Unfolding the Aryan Papers by British artists Jane & Louise Wilson, exploring Stanley Kubrick's unrealized project entitled Aryan Papers.

watch the film here at the animate projects website. Geoffrey Cocks argued in his book The wolf at the door: Stanley Kubrick, history & the Holocaust that Kubrick gave up work on this project because he felt that cinema couldn't accurately depict something so deeply horrible as the holocaust. Instead Cocks believes that Kubrick tried to address this issue indirectly, specifically Cocks believes The shining is Kubrick's Holocaust film. I'm not sure about the validity of this argument but its an interesting theory next time I watch The Shining I'll keep this in mind.

Jane & Louise Wilson's project is more about mood and atmosphere of Kubrick's unfinished project and the act or non-act of film making.

from the press release:

This new commission by Animate Projects and the BFI, focuses on Stanley Kubrick's unfinished project Aryan Papers, a film about the Holocaust based on Louis Begley's book Wartime Lies. Prior to telling the story of a Polish Jewish woman and her nephew, who pretend to be Catholic in order to avoid persecution during the Nazi occupation of their country, Kubrick researched the project for many years and got as far as choosing the actors and the locations, but unfortunately the film was never made.

Researching the material available, Jane & Louise Wilson have focused on wardrobe research stills as well as period stills from the pre-production phase of Aryan Papers. The Gallery installation concentrates on newly-shot footage of Johanna ter Steege, the actress featured in the photographs originally taken by Stanley Kubrick and chosen by him as the female lead of the film. In a statement on this project, they commented on the 'enigmatic quality' of having only fragments of Aryan Papers available, something which they consider 'profoundly cinematic'. It is precisely the fragmentary nature of Aryan Papers which allowed the artists to work freely with the available material, without the constraints of competing with an already existing film. Despite not having been able to appear in the film, the female figure in the Wilsons' work is granted a visibility which was denied to her by the final course of events.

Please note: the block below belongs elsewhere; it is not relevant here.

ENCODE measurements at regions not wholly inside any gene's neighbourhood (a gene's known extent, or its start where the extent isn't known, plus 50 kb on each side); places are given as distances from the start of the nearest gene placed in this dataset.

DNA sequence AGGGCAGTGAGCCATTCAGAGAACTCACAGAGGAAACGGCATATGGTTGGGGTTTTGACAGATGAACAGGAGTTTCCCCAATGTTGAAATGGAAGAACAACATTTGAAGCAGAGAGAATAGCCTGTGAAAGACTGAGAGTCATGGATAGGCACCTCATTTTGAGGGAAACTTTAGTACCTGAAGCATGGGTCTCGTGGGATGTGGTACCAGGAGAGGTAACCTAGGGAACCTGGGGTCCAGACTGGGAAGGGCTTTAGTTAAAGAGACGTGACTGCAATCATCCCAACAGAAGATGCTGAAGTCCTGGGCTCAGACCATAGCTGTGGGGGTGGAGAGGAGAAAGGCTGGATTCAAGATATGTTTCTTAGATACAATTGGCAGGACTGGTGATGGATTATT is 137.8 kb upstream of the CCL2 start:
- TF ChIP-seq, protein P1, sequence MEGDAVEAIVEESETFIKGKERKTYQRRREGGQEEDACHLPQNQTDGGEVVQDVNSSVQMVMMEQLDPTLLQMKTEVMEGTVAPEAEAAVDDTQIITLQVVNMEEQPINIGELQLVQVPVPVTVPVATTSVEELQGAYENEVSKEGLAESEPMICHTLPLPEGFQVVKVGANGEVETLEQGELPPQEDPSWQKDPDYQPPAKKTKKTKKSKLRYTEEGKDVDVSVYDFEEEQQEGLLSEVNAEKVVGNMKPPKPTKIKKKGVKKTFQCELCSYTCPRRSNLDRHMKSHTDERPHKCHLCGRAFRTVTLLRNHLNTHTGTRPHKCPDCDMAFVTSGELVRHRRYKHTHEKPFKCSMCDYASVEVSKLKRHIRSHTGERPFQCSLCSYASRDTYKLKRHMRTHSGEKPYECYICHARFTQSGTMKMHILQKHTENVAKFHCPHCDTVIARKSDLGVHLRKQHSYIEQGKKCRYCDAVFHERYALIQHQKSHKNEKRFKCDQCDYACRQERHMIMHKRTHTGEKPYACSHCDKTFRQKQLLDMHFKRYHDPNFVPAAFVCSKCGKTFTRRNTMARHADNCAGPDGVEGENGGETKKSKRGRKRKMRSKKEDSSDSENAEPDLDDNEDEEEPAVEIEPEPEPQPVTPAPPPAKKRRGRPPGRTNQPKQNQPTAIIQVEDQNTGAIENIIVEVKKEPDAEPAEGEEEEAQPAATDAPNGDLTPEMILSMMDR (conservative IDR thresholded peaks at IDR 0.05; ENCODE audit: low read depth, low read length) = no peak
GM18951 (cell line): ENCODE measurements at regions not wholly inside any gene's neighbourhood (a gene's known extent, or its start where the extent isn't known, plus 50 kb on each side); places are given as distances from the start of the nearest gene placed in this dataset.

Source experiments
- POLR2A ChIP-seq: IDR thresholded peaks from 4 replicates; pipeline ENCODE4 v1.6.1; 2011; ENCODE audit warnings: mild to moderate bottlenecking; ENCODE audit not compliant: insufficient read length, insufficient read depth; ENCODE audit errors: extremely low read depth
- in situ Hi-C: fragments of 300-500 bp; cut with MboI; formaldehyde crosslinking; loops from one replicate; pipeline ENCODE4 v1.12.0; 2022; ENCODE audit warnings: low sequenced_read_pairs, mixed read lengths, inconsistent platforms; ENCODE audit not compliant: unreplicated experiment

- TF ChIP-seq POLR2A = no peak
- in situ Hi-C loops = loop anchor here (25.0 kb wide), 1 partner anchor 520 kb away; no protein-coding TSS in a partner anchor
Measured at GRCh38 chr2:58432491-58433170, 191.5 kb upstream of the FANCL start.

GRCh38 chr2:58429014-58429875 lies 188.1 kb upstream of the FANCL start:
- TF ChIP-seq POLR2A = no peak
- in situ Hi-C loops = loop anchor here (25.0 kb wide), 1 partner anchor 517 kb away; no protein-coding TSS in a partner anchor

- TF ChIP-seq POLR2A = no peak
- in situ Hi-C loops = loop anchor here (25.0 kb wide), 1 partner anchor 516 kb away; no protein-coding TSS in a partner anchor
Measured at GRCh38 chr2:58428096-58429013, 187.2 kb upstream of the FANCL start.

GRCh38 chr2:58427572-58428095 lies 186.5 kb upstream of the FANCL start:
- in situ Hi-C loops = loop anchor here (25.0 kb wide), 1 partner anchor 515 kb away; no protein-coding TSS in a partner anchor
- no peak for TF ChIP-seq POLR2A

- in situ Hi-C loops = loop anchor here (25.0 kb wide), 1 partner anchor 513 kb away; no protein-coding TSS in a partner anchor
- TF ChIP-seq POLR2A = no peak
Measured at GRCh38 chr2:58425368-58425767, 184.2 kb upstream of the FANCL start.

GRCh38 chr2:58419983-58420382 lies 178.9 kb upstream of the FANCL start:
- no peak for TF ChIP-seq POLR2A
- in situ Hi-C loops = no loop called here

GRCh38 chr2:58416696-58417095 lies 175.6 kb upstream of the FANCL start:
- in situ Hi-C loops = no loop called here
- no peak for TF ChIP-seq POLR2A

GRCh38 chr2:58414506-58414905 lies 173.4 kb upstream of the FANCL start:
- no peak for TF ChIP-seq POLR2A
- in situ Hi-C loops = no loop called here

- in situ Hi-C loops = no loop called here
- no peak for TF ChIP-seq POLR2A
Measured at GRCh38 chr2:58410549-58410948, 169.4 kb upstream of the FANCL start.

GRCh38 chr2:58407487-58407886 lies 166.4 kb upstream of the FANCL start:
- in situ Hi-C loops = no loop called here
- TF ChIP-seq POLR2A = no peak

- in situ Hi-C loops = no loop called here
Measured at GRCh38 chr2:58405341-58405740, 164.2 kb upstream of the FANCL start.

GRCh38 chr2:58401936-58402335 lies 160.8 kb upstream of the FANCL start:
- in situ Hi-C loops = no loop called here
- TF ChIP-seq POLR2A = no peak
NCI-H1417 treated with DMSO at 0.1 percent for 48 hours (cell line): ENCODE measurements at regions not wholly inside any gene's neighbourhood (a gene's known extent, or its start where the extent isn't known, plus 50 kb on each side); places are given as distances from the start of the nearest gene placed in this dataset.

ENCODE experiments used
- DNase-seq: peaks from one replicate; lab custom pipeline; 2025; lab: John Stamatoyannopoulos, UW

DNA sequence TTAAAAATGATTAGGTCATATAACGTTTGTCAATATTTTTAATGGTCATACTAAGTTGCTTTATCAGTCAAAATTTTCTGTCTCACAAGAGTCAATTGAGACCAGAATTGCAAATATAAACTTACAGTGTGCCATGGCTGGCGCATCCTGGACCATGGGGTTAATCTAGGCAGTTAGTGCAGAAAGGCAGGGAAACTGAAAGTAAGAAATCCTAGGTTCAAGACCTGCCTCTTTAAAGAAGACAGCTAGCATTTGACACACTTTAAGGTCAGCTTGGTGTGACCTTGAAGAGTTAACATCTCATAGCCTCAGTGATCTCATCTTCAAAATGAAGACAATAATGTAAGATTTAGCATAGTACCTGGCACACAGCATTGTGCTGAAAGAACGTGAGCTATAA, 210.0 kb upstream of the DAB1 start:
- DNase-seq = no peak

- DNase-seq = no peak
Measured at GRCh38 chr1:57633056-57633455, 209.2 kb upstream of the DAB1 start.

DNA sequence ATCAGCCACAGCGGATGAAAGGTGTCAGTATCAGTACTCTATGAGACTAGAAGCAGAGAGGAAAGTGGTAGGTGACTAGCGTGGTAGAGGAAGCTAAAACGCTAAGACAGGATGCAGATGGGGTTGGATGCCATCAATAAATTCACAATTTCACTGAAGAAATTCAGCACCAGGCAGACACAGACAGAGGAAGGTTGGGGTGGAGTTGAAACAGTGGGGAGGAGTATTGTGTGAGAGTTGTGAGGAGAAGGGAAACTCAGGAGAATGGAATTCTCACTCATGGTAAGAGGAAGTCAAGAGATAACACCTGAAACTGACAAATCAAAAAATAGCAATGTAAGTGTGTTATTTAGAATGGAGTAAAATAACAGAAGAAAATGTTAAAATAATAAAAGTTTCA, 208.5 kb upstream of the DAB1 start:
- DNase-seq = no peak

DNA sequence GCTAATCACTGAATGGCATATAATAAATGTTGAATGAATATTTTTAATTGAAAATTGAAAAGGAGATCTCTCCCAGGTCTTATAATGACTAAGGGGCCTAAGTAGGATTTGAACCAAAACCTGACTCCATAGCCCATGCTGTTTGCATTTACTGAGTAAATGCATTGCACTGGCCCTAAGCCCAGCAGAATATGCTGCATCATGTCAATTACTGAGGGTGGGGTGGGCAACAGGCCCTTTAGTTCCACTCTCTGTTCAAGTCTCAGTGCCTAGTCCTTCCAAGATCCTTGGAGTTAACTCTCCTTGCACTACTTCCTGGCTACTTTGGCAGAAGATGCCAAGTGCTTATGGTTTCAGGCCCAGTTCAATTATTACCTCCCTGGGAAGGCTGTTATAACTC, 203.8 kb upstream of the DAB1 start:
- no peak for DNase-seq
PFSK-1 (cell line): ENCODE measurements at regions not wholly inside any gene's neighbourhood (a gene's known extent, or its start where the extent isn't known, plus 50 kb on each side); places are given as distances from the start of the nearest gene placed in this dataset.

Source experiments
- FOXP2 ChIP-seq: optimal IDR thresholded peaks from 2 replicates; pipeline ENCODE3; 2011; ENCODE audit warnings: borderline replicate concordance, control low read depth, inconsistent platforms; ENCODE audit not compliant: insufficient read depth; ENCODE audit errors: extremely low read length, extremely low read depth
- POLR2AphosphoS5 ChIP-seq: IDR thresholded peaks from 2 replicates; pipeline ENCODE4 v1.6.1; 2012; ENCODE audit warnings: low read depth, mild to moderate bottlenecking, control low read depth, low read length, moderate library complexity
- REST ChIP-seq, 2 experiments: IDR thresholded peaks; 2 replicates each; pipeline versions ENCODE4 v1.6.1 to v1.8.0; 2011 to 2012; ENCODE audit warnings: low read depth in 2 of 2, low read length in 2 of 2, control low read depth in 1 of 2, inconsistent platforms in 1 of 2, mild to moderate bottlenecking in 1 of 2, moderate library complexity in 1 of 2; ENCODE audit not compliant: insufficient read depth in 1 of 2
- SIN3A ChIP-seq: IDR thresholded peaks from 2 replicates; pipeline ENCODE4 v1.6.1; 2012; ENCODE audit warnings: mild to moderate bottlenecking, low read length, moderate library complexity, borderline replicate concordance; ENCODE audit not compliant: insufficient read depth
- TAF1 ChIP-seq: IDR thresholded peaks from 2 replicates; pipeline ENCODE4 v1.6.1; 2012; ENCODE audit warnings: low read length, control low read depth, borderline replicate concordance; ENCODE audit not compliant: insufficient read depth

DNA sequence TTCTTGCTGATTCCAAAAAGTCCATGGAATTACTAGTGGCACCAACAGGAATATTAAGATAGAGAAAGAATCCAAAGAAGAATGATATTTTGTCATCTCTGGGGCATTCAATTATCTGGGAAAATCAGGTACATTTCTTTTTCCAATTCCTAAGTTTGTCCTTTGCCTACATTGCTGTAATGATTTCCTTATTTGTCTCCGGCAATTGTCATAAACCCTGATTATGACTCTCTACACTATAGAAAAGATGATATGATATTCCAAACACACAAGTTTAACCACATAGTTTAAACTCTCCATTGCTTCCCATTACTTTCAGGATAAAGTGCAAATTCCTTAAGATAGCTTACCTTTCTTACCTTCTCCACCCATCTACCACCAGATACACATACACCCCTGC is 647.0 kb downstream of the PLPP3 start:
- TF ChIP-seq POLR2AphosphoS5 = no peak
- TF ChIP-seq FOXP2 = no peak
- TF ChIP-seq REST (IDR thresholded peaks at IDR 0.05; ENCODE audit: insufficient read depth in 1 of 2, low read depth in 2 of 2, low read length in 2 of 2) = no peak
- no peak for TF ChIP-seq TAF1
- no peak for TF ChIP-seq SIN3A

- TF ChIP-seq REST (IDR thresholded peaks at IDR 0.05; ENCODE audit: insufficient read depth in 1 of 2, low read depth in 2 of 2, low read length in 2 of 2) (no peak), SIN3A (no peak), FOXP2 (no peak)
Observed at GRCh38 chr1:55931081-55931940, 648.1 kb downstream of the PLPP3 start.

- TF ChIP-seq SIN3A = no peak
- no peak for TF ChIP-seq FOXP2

Jane & Louise Wilson are considered to be among the best artists of their generation in using the moving image. They have worked collaboratively for over 20 years on projects which are frequently research-based. Whether dealing with the Bosnian-Herzegovinian refugee community of Derby, decaying World War II bunkers or the dilapidated former Stasi headquarters in Berlin, the artists' sensibility for difficult subjects is expressed by carefully presenting their photographs and technically challenging moving image installations. The controlled nature of their works and the importance of meticulous research provide an interesting link between Kubrick and the Wilsons, which makes this project particularly fascinating. The exhibition also coincides with an extensive Stanley Kubrick season at BFI Southbank, providing an entrancing new context for the artists' work.

A commission by Animate Projects and the BFI with The Stanley Kubrick Archives, University of the Arts London.

If you're in london I'm sure it would be a good show to visit:

The Gallery at BFI Southbank London, SE1

13 February-19 April 2009
Admission free
11am-8pm, Tuesday-Sunday

via e-flux and reminded of via Horses Think